Ph.D., Princeton Univ.
M.A., Univ. of Pittsburgh
B.A., Bucknell Univ.
Karen Humphreys has taught courses in French literature, language and cinema at Trinity College since 1998. Her research focuses on nineteenth-century French literature and culture and extends into the early twentieth century, particularly in the areas of surrealist poetry and collage. She has published articles on dandyism, Barbey d’Aurevilly, the reception of women writers in the press in France between 1830 and 1870, and intersections in verbal and visual representation in surrealist poetry. Currently, she is completing a book on Barbey d’Aurevilly and his role as fiction writer and critic in the print culture of nineteenth-century Paris.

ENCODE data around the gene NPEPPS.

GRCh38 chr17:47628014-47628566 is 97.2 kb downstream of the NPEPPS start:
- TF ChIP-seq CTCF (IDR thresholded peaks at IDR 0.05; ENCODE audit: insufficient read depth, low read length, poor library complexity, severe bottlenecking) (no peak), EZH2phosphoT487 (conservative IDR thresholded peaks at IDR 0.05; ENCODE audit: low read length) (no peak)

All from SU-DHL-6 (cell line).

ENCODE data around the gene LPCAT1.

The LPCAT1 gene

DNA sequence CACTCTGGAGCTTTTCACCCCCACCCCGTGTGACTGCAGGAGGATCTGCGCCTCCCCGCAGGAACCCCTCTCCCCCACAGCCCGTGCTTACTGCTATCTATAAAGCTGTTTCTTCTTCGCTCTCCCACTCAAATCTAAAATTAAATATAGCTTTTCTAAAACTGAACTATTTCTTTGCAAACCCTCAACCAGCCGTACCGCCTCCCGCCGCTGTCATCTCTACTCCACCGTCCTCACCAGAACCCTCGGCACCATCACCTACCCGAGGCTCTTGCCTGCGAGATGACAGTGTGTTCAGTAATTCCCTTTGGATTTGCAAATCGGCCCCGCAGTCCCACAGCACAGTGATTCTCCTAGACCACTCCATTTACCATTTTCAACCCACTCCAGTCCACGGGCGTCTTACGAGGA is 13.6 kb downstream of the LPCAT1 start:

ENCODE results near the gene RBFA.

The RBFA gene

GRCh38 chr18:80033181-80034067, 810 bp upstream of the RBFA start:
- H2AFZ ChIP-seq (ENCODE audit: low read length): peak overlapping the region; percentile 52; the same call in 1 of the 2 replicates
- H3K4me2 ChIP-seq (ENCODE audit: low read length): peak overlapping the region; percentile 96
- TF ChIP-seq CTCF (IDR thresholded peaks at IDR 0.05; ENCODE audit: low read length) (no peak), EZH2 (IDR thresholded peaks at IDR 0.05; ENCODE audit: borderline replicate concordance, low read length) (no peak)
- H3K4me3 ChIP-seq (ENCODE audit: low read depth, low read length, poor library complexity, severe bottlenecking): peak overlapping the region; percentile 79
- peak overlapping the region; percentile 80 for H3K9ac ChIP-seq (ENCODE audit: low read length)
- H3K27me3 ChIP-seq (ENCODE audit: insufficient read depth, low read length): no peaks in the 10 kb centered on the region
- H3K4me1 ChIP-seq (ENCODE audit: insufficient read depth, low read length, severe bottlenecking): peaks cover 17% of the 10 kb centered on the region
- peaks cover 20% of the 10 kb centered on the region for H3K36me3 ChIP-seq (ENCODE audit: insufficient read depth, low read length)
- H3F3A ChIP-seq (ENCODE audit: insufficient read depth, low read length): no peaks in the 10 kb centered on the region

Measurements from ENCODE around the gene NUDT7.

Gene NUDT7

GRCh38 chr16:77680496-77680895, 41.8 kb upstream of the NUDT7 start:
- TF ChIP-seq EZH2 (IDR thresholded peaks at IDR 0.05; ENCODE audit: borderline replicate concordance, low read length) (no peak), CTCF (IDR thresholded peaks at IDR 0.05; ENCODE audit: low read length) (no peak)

In all of her courses, student participation is the focus of classroom interaction. In order to understand a language or culture, one must engage with it— actively, collectively, and personally. Student responses to her teaching include commentary such as: “particularly impressed with Professor Humphreys’ tactic of incorporating films, YouTube videos, music, and art into our discussions;” “very interesting, intellectually worthwhile class;” and “she doesn't just teach French from a textbook…” Humphreys hopes that each semester, students will leave her course with either a deeper understanding of literature or cinema, stronger writing skills, increased language proficiency or a passion for Francophone culture.